I digress… But if laying out the numbers, making a logical case, appealing to morality isn’t enough to get the policy makers or their handlers to reverse their long-term goals / plans — to see actual people not of their class as worthy humans and not just the one offs who they decide to save now and again — then what is?

  23. JustAnotherVoulunteer

    It looks like the program is currently on pause:

    Biden Administration Pauses Key Value-Based Reimbursement Models
    https://revcycleintelligence.com/news/biden-administration-pauses-key-value-based-reimbursement-models

    But the “value based” risk sharing models look to be embedded in a lot of the payment coordination systems.

    https://www.cms.gov/Medicare/Medicare-Fee-for-Service-Payment/sharedsavingsprogram

    Spun up under the most recent administration and on aggressive time lines across the whole landscape of managed care. Here’s a bit on home care providers that might be of interest:

    https://homehealthcarenews.com/2021/04/pause-to-alternative-payment-models-gives-some-providers-a-golden-ticket-leaves-others-behind/

  24. Chuk Jones

    Apologies if this was addressed already, I had a hard time finding this:

    What five states have laws that ban insurance companies from rejecting medi-gap insurance coverage for applicants on the basis of preexisting conditions?

    https://www.ncsl.org/research/health/individual-health-insurance-in-the-states.aspx

    State Action Pertaining to Guaranteed Issue: Pre-Existing Condition Coverage
    Although all 50 states have some regulations on preexisting conditions, currently, five states have laws that ban insurance companies from rejecting insurance coverage for applicants on the basis of preexisting conditions. The legislation requires insurers to sell coverage to all applicants regardless of their past medical history. This concept is also known as guaranteed issue. Since many insurance companies consider caesarean section and even pregnancies as preexisting conditions, the insurance companies in these five states would cover the expenses, without future repercussions to the mother. The policies in the following states are Modified Community Rated, which guarantees insurance applicants will not be denied coverage or affect insurance rates due to pre-existing conditions, as long as the applicant has previously maintained continuous coverage.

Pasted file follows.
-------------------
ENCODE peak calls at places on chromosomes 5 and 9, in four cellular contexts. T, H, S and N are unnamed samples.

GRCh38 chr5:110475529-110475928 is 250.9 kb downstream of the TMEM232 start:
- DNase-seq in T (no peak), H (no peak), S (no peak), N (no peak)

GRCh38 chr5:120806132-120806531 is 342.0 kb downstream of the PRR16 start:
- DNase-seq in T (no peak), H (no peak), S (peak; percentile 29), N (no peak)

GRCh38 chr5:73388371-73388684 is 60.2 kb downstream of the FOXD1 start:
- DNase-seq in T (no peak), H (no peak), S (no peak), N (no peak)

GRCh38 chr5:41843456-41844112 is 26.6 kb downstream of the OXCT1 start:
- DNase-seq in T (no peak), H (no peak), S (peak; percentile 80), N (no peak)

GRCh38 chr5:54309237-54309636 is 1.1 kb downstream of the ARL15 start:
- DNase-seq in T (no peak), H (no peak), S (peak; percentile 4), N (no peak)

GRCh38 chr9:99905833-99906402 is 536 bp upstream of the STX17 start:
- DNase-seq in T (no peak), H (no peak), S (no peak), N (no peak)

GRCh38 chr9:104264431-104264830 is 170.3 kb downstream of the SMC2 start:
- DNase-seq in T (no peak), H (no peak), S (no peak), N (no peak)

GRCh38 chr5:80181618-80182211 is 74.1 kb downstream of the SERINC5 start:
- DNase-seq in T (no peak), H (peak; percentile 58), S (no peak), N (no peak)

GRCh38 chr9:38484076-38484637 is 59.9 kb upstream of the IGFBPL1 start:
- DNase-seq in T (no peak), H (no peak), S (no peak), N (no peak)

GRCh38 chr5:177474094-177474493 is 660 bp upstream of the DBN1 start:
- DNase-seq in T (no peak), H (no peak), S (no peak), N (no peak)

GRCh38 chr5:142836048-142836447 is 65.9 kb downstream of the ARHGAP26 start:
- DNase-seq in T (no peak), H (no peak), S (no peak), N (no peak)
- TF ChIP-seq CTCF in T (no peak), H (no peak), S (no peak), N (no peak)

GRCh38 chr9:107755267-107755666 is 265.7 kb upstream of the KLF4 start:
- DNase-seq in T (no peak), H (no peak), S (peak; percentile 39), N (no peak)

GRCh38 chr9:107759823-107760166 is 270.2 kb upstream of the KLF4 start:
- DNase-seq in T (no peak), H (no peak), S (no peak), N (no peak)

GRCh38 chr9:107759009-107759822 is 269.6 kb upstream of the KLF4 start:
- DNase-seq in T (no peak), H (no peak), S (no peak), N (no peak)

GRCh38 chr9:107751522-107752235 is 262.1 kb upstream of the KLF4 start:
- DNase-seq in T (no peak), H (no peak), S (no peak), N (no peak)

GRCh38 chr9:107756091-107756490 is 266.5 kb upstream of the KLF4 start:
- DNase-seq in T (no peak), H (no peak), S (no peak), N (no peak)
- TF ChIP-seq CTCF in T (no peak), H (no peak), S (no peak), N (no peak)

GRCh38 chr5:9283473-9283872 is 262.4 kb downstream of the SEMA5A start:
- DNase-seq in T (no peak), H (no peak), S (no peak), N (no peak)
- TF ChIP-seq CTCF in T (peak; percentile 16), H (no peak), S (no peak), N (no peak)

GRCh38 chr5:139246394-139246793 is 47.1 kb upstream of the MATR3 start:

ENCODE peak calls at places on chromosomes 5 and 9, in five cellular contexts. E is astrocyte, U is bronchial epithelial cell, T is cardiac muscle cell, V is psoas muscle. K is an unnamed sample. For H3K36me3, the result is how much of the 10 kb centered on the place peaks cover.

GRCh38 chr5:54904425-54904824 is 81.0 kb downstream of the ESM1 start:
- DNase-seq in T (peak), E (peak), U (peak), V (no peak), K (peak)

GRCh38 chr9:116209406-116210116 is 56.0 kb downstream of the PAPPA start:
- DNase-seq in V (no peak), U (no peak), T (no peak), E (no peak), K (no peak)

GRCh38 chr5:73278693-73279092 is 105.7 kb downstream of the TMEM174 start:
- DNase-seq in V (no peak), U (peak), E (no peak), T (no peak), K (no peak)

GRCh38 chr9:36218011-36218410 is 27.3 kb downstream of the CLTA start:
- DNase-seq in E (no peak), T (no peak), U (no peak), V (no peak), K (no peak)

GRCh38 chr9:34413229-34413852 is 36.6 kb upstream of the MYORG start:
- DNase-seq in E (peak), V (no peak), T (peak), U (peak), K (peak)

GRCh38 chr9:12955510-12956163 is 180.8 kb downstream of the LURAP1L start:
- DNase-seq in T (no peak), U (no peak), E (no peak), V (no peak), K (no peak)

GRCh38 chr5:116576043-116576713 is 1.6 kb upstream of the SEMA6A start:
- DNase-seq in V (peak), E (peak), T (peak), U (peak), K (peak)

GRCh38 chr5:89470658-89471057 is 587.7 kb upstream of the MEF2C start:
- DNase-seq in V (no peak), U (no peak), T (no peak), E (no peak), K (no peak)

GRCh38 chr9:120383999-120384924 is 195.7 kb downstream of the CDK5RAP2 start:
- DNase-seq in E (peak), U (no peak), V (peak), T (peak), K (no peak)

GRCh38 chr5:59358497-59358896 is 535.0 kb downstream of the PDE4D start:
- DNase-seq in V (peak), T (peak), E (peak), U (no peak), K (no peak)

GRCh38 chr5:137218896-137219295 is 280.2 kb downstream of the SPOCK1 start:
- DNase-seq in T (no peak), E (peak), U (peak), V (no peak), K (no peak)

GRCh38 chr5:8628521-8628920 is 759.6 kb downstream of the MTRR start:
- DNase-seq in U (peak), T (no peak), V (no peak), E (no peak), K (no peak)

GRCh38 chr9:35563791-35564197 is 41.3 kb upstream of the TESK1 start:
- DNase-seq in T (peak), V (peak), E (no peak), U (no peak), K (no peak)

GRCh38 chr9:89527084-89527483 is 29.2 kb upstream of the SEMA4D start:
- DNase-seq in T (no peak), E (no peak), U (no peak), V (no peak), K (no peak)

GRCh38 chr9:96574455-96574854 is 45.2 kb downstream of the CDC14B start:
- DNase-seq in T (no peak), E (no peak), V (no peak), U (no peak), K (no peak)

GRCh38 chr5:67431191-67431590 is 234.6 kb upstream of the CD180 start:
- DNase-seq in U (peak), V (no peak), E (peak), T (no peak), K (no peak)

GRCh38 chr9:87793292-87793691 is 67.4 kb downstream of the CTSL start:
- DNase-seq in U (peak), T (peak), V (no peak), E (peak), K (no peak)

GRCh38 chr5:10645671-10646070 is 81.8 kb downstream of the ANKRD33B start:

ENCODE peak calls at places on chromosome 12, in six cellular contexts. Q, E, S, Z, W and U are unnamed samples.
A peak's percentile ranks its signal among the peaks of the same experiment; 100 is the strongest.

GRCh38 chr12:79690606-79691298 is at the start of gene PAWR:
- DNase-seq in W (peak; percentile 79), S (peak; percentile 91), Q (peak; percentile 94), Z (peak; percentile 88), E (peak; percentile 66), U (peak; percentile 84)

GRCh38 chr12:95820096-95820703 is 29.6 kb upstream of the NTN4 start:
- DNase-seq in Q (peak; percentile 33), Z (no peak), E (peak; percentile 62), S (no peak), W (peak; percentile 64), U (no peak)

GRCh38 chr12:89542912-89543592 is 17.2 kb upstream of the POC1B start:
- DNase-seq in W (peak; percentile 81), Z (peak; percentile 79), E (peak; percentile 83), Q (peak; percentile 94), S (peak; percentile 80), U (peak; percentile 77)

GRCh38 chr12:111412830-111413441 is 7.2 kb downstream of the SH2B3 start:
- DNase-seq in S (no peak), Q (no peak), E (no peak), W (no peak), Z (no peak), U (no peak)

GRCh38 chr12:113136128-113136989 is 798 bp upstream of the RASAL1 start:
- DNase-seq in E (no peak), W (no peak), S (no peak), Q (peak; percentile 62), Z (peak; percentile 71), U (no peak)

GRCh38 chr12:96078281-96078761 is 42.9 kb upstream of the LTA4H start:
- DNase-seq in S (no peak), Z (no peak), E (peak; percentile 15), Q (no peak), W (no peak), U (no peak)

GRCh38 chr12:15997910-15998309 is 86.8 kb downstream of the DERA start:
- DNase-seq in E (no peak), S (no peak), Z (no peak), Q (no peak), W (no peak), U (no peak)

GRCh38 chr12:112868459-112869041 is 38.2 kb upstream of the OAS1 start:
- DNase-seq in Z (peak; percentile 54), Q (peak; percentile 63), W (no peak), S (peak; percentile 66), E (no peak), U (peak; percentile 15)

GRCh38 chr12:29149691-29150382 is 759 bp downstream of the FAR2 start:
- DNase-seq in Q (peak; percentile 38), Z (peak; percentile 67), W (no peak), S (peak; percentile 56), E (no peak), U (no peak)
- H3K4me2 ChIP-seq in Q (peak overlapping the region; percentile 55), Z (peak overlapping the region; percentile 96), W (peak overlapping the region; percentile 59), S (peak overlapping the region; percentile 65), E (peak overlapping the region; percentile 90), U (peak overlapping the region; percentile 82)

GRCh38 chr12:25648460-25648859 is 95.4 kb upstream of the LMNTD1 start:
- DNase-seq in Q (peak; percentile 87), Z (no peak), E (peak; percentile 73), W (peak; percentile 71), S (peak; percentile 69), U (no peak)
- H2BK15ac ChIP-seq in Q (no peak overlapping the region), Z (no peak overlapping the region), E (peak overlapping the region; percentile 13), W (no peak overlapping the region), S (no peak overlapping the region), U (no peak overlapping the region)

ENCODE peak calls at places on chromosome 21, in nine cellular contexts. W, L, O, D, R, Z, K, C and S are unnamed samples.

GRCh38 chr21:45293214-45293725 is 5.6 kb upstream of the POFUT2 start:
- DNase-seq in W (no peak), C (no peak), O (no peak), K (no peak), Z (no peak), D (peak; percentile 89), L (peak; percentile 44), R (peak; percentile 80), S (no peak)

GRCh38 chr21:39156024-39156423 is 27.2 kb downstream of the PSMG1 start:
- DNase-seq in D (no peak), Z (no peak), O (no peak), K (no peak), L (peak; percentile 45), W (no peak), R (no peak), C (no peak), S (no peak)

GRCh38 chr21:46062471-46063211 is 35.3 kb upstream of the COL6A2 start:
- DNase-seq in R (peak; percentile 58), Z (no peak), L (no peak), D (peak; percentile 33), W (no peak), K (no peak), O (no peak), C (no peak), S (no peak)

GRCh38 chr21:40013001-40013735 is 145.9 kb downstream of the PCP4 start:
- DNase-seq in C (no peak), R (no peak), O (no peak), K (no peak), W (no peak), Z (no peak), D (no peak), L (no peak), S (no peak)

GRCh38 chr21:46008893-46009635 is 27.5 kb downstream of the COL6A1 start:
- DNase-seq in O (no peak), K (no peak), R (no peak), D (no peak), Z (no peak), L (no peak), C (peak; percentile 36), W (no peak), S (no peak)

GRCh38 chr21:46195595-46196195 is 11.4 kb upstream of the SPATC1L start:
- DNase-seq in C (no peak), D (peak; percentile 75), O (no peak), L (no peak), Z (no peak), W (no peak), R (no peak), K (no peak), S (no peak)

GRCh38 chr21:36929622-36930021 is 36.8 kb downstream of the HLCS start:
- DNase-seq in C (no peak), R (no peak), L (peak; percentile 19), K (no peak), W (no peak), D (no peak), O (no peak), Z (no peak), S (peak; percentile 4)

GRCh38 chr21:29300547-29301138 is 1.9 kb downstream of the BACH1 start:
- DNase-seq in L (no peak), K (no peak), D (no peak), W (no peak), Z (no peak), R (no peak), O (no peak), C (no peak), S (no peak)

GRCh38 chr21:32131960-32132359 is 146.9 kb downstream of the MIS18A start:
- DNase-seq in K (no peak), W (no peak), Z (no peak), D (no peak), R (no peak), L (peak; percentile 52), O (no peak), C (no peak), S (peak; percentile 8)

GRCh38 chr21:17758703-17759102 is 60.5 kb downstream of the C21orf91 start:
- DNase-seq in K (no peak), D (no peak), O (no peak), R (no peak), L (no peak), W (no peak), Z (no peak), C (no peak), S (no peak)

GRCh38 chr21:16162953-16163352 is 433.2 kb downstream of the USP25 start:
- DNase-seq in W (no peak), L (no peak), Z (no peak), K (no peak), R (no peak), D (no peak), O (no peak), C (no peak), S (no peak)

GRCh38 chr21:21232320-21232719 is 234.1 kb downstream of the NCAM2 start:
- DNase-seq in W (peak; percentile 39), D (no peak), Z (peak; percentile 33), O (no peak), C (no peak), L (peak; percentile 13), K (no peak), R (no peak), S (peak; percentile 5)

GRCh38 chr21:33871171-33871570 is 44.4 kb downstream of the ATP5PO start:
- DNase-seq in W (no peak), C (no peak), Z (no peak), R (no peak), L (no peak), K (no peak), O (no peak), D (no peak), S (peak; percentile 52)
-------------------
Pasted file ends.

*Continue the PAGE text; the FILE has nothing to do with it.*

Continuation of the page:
STATE DETAILS
    ME
    Title 24-A M.R.S.A. §§ 2736-C and 2808-B Requires an insurer to make available to all individuals any individual policy being marketed to Maine residents. A carrier may deny coverage to individuals if the carrier has demonstrated to the Superintendent’s satisfaction that the carrier does not have the capacity to deliver services adequately to additional enrollees within all or part of its service area because of its obligations to existing enrollees.
    MA
    Chapter 58 of the Acts of 2006 Pre-existing condition is defined as “a condition present before the date of enrollment for the coverage, whether or not any medical advice, diagnosis, care or treatment was recommended or received before that date. Genetic information shall not be treated as a condition in the absence of a diagnosis of the condition related to that information.” Carriers cannot exclude applicants for insurance on the basis on the definition of pre-existing condition as defined above.
    NJ